The Open Window (La Fenêtre ouverte) ,1905
Image via henrimatisse.org
The 'Open Window' caused shockwaves in the art world when it was first exhibited in 1905 at the Salon d'Automne, prompting artist, Andre Derain, to refer to it as a 'stick of dynamite'. This is one of Matisse's most important early works, and with it's intense colour and expressive brushstrokes, helped to established Fauvism as a movement. It was at this particular exhibition that the term 'les fauvres' was first used to describe Matisse and his cohorts.
Woman with a Hat (Femme au chapeau), 1905
Image via henrimatisse.org
“A pot of paint has been flung in the face of the public” - Art critic, Camille Mauclair
Also exhibited at the controversial Salon d'Automne, 'Woman with a Hat' features Matisse's wife, Amélie, depicted in a classic French outfit. Despite the vibrant colours that he used for her dress, when asked what colour Madame Matisse was actually wearing, Matisse airily replied, "Black, of course."!
The Joy of Life (Le bonheur de vivre), 1906
Image via The Guardian
"It's the work of a madman." - Art dealer, Ambroise Vollard
Considered by many to be his greatest Fauvist masterpiece, 'The Joy of Life' is a vast canvas of colour, depicting nudes reclining against trees, amorously entwined, and frolicking on the beach. This is Arcadia, the mythical Greek pastoral world of nymphs and shepherds. Reflecting the mood of optimism at the turn of the century, The Joy of Life captures a wonderful sense of freedom, of frivolity and ecstasy. This fantasy realm is brought to life by Matisse's rainbow pallet, abstract human bodies and wacky perspective (see for example the flute player in the foreground compared with the nude lying behind, which appears much larger than the flute player).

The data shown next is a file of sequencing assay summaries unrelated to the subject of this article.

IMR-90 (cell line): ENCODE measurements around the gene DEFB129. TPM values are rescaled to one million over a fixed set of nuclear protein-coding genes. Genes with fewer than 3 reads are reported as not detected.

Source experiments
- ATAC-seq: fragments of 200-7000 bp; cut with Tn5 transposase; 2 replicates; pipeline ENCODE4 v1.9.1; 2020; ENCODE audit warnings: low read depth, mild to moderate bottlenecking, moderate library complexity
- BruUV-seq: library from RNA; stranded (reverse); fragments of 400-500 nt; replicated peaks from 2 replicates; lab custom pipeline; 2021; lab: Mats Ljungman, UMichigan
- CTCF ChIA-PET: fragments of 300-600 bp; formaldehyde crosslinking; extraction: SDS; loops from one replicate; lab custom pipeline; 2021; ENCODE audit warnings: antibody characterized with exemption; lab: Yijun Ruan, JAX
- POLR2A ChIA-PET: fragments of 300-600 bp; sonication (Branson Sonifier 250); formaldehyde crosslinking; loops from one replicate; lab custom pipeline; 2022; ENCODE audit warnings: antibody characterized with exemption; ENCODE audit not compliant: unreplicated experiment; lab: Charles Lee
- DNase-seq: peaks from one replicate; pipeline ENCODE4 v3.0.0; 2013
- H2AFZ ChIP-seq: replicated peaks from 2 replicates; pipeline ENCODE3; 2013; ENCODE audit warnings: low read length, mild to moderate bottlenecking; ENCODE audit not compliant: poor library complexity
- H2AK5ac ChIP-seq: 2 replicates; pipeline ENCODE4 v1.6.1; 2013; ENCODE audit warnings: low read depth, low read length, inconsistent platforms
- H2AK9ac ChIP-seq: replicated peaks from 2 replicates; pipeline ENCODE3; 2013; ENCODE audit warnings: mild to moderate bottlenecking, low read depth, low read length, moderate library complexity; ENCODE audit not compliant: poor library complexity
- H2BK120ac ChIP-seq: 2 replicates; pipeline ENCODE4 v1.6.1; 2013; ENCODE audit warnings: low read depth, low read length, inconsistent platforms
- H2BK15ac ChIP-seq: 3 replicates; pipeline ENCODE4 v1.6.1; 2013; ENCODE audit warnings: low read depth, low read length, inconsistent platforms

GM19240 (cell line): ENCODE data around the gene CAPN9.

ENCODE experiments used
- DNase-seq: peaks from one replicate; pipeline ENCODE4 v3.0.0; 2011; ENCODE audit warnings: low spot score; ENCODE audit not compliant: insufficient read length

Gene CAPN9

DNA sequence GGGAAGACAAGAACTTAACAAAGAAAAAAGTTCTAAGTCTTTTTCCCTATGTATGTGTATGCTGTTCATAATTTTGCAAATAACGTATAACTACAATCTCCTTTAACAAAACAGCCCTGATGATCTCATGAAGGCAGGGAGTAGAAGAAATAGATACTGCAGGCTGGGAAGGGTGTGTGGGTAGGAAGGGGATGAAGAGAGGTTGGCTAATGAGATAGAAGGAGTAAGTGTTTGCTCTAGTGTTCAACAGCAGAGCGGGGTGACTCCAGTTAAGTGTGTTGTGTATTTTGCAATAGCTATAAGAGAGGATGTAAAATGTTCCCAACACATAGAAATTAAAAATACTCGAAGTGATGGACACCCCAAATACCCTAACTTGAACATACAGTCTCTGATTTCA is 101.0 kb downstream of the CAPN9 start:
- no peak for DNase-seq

The Dessert (Harmony in Red), 1908
Image via Daily Art Magazine
The art world was left profoundly disturbed by 'Harmony in Red', with one contemporary art critic describing it as 'squirm-inducing'. Indeed, there is a certain claustrophobia about this work, the rich red of the room reminding one of being inside the belly of a monster. There is continuous debate about whether the window is really a window, or a landscape painting. Harmony in Red was commissioned by Russian art collector, Sergei Shchukin, who once remarked, “If a picture gives you a psychological shock, buy it. It’s a good one.” Matisse originally painted 'Harmony in Red' as 'Harmony in Blue', but was dissatisfied with the result, so painted over it in red.
Dance I (1909), Dance II (1910)
Matisse's dance series leave many people confused about it's overall meaning, and Matisse's artistic intentions. The first, which is a study and therefore less finished, is much softer, depicting five women dancing around a circle, sharing similarities with his earlier 'Le Bonheur de Vivre'. However, his second canvas, Dance II, is much darker, the colours rich and ominous, and the figures drawn with heavy interior lines. The most startling difference is in the figures themselves- in Dance I, the dancers are female, however in the final version, the figures appear to be male, with much more sharply defined muscle tone, creating a vague feeling of tribal menace. Note also the hands in the foreground, which are touching but not quite joined together- this can be interpreted either as a sign of invitation to the viewer, or as a source of tension within the painting.
Image via EPPH
The Red Studio (L'Atelier Rouge), 1911
Image via MoMA